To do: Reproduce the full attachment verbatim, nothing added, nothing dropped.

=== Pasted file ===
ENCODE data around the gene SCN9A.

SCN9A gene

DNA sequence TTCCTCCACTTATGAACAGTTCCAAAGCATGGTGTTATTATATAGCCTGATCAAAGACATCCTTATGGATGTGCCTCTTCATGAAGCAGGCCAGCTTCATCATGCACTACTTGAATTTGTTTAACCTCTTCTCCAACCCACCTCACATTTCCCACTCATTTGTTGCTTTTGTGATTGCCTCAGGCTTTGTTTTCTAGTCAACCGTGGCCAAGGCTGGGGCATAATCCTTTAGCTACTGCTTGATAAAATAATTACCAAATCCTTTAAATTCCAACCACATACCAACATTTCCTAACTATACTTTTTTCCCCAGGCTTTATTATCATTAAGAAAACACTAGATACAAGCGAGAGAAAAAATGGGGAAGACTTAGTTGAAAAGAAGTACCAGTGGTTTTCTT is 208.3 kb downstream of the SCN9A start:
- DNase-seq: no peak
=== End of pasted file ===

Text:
ENCODE data around the gene SCN9A.

SCN9A gene

DNA sequence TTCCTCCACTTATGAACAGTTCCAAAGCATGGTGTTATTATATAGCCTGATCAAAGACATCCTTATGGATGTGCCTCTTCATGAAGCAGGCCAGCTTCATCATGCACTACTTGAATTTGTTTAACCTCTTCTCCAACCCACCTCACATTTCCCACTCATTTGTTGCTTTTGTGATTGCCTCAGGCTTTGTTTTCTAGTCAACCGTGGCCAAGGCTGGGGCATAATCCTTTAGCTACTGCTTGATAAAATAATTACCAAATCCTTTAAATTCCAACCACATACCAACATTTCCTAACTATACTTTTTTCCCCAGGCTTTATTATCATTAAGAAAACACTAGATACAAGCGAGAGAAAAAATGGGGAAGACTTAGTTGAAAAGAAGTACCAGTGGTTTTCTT is 208.3 kb downstream of the SCN9A start:
- DNase-seq: no peak